Mérida, June 12th 2009 (Venezuelanalysis.com) -- On Thursday evening Venezuelan President Hugo Chávez hosted the first of what will be a series of special episodes of his weekly presidential talk show, "Hello, President." The focus of these episodes is the theory of socialist change, in contrast to the discussions of current events and exhibitions of government projects that are the usual themes of his Sunday afternoon broadcasts.
"There can be no revolution if there is no revolutionary theory," said Chávez to an audience of note-taking supporters. "Science, theory, and method are vital in order to construct anything."
In a teacher-like tone, Chávez said that communes should be "the space in which we are going to give birth to socialism." He said organized local communities must take the initiative to form these communes with the goal of placing "the ownership of the means of production in the hands of the commune."
"Where socialism should emerge is not from the Presidency of the Republic. This is not decreed... it must be created from the grassroots... it is a creation of the masses," Chávez said, citing a passage from a book published in 1966 about communes in the People's Republic of China under the leadership of Mao Tse-Tung.
The creation of communes has occupied a growing share of the public policy discourse in Venezuela since February, when Chávez created the Ministry of Communes following a national referendum in which voters approved a constitutional amendment that lifted term limits on public offices.
"Our communes have not been born," the president explained. "We talk about communities, socialism, and we say ‘fatherland, socialism, or death,' but what we are doing is shuffling, searching, creating, inventing. But we cannot say that in Venezuela today there exists one commune," said Chávez.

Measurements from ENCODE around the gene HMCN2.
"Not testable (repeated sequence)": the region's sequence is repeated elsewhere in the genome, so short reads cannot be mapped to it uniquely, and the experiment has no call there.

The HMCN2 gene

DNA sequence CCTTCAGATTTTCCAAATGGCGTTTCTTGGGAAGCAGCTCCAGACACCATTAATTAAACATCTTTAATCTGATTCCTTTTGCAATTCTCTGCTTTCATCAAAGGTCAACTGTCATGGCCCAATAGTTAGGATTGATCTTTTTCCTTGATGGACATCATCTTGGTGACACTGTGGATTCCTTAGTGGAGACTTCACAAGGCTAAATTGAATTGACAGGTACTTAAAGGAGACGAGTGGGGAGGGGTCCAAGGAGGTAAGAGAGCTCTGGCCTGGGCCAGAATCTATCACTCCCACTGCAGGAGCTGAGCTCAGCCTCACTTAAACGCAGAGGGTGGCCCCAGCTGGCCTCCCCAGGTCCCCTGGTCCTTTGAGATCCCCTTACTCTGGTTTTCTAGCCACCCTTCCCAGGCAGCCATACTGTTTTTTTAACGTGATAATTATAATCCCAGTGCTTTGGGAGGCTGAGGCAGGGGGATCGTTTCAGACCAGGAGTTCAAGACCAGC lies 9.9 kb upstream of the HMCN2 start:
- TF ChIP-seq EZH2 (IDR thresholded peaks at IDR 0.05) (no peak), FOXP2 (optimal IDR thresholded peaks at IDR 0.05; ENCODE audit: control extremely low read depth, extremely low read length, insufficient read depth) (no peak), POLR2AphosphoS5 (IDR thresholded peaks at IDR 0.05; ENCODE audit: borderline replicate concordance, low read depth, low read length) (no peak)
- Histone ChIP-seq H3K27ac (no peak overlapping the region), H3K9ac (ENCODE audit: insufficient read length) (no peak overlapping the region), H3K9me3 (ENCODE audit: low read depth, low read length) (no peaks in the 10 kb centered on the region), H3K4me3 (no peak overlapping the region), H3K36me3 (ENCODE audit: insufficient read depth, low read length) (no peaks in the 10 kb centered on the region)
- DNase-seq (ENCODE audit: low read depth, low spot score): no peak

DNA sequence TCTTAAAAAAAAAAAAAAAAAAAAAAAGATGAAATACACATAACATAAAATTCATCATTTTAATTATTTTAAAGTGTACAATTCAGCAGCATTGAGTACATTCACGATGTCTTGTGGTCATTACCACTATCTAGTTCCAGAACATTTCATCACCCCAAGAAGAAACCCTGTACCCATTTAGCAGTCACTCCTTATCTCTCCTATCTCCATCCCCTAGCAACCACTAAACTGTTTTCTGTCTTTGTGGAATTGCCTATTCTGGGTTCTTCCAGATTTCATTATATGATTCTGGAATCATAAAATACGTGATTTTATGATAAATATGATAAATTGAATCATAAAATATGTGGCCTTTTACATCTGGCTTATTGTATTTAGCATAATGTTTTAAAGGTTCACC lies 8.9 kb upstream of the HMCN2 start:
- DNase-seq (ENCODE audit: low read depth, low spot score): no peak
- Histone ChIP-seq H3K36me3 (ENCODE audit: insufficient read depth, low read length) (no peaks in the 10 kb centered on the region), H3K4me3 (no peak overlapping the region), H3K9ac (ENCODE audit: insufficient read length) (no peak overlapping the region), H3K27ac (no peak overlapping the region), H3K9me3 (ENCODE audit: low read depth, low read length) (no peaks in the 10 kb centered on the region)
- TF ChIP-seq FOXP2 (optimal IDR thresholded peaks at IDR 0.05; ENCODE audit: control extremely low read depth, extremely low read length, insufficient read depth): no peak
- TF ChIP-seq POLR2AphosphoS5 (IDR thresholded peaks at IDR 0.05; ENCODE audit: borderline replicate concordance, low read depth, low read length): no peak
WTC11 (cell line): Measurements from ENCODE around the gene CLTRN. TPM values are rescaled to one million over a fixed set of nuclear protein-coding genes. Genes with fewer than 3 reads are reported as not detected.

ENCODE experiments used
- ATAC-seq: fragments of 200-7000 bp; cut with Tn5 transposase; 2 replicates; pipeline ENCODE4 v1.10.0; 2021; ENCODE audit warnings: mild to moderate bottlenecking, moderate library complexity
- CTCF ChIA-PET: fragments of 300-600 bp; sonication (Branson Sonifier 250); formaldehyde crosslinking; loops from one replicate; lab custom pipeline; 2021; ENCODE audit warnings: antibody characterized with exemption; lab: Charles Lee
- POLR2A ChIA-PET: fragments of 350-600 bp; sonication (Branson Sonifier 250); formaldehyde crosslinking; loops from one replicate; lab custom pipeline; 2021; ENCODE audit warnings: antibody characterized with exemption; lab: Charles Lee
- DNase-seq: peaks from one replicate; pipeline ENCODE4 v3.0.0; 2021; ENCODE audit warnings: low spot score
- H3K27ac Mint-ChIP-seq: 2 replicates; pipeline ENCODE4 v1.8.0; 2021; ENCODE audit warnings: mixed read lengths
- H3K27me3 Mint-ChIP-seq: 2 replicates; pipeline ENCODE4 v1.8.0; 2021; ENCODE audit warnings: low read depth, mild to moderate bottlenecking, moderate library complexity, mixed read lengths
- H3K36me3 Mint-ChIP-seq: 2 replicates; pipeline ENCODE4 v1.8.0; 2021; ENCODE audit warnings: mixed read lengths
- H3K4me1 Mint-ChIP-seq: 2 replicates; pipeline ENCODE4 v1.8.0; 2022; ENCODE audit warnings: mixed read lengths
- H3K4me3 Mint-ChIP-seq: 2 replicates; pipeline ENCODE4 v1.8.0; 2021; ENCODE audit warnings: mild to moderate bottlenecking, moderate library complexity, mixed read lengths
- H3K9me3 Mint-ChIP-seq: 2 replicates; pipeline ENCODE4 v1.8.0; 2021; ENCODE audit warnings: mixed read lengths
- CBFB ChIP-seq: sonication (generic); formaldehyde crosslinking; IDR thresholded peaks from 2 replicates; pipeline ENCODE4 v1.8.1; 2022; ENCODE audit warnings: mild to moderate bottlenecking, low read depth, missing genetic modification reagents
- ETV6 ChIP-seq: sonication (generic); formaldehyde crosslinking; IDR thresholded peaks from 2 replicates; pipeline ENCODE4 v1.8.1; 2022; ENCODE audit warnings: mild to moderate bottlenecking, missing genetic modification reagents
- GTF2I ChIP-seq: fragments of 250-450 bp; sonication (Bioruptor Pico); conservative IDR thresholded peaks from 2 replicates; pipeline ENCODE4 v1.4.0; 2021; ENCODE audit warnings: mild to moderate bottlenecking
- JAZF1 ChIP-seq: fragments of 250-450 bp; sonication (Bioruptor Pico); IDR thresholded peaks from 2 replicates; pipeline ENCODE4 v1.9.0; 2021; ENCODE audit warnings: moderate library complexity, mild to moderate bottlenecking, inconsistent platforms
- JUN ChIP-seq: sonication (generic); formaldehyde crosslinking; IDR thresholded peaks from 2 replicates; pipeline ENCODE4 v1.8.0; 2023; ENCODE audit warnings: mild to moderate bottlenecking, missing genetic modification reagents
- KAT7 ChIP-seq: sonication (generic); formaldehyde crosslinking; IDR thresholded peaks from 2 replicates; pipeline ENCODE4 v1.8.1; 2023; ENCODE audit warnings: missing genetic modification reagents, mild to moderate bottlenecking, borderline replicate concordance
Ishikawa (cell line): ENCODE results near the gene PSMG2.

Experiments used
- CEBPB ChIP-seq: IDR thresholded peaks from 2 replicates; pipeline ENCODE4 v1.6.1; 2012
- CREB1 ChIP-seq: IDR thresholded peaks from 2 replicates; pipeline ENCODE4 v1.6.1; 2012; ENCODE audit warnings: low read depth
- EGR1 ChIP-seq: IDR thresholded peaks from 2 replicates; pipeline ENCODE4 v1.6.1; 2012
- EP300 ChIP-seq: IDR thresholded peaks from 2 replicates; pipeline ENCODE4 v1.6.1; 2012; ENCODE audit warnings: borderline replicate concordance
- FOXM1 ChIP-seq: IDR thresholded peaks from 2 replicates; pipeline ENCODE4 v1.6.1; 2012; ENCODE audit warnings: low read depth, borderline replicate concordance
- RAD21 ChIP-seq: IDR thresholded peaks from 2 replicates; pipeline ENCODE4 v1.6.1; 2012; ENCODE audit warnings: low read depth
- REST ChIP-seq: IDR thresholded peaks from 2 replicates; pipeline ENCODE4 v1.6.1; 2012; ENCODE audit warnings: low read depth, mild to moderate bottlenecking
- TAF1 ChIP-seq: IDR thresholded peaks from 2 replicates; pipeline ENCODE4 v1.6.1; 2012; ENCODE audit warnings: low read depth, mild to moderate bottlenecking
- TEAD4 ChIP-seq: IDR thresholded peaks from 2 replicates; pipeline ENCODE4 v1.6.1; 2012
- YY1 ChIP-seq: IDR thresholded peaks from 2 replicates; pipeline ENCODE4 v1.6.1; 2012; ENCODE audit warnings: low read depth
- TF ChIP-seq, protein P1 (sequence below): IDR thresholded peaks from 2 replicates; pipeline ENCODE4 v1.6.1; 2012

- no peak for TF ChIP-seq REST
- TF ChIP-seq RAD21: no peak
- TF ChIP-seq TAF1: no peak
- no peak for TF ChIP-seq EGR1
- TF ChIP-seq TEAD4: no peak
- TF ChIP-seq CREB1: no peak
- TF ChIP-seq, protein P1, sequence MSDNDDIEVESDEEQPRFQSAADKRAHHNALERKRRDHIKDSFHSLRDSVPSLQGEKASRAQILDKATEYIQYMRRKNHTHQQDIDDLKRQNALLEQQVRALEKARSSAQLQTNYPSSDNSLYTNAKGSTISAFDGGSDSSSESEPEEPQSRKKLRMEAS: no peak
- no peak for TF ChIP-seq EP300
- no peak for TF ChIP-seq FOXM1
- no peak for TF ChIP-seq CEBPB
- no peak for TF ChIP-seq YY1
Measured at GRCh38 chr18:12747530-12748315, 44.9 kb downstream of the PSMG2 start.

With Minister of Communes Erika Farías at his side, Chávez said that communes cannot exist in isolation, but must eventually be connected together in a national network. He also called on local community councils to step up and take a more assertive role in shaping public policy, calling them the "nuclei" of the future communes.
"This is not about opposing the decisions of the state, but it is about demanding respect for the opinion and everything that affects the local community," said Chávez. "Community councils cannot be appendices of the mayor's offices, the governorships, the ministry, or President Chávez... don't let it happen! They are the people's!" he exclaimed.
As an example, Chávez encouraged community councils to actively oppose the granting of public lands for the construction of shopping malls such as the "capitalist monster" Sambil, even if officials from the United Socialist Party of Venezuela (PSUV) or Chávez himself are the ones who have conceded the lands.
To boost the community councils, the Chávez government granted 371 million bolivars (US $173 million) to finance more than 4,000 community council projects on Thursday. Last year, the government granted nearly 5 billion bolivars (US $2.33 billion) to community councils to finance local projects related to infrastructure, housing, food security, culture, recreation, and more, according to the government's news agency ABN.
Currently, a reform to Venezuela's national Law on Community Councils has been opened for public debate in community councils nation-wide. The reform includes a change to how the community councils' funds are managed, which until now has been through communal banks registered as financial cooperatives. The National Assembly hopes to pass the reform by mid-August, according to Legislator Ulises Daal. The original Law on Community Councils was passed in 2006 to give legal recognition and a financial structure to local organizing.